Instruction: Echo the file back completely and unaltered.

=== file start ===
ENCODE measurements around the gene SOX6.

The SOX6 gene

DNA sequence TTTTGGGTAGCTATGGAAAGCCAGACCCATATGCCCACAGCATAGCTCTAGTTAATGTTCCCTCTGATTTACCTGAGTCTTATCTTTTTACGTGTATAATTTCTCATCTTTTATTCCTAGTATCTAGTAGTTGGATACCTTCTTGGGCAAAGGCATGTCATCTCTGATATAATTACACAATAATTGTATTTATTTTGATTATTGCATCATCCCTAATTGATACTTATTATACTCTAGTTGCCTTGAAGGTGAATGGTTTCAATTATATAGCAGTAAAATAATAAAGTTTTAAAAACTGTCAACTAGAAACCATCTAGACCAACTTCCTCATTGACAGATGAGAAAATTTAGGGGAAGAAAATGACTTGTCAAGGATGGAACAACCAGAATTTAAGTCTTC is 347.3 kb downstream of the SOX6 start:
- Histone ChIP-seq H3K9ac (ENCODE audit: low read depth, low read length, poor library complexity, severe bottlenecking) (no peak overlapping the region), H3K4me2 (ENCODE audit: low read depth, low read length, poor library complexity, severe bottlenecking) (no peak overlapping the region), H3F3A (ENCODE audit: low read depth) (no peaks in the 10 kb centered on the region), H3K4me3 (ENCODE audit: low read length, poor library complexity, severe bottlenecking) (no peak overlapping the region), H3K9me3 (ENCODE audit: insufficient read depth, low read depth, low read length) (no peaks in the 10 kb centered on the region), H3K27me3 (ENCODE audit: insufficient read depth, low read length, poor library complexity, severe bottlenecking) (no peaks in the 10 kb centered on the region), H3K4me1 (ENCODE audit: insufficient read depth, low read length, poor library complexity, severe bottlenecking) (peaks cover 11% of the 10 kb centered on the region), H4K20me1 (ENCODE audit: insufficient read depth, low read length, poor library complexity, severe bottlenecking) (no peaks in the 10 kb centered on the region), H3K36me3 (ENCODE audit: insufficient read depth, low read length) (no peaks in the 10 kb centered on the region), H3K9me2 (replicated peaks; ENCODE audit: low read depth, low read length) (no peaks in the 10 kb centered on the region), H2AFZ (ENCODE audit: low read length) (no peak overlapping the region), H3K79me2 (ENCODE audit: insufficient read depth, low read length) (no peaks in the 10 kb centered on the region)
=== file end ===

ENCODE measurements around the gene SOX6.

The SOX6 gene

DNA sequence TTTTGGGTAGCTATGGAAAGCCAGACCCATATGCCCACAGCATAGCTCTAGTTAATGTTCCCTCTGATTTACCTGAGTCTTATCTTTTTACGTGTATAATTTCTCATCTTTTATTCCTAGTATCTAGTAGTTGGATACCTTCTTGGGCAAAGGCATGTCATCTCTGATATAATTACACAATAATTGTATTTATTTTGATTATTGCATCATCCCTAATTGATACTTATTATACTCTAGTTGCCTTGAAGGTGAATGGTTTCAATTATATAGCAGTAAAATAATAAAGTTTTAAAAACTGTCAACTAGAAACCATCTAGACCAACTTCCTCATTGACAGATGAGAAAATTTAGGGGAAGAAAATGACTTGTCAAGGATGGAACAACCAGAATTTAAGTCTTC is 347.3 kb downstream of the SOX6 start:
- Histone ChIP-seq H3K9ac (ENCODE audit: low read depth, low read length, poor library complexity, severe bottlenecking) (no peak overlapping the region), H3K4me2 (ENCODE audit: low read depth, low read length, poor library complexity, severe bottlenecking) (no peak overlapping the region), H3F3A (ENCODE audit: low read depth) (no peaks in the 10 kb centered on the region), H3K4me3 (ENCODE audit: low read length, poor library complexity, severe bottlenecking) (no peak overlapping the region), H3K9me3 (ENCODE audit: insufficient read depth, low read depth, low read length) (no peaks in the 10 kb centered on the region), H3K27me3 (ENCODE audit: insufficient read depth, low read length, poor library complexity, severe bottlenecking) (no peaks in the 10 kb centered on the region), H3K4me1 (ENCODE audit: insufficient read depth, low read length, poor library complexity, severe bottlenecking) (peaks cover 11% of the 10 kb centered on the region), H4K20me1 (ENCODE audit: insufficient read depth, low read length, poor library complexity, severe bottlenecking) (no peaks in the 10 kb centered on the region), H3K36me3 (ENCODE audit: insufficient read depth, low read length) (no peaks in the 10 kb centered on the region), H3K9me2 (replicated peaks; ENCODE audit: low read depth, low read length) (no peaks in the 10 kb centered on the region), H2AFZ (ENCODE audit: low read length) (no peak overlapping the region), H3K79me2 (ENCODE audit: insufficient read depth, low read length) (no peaks in the 10 kb centered on the region)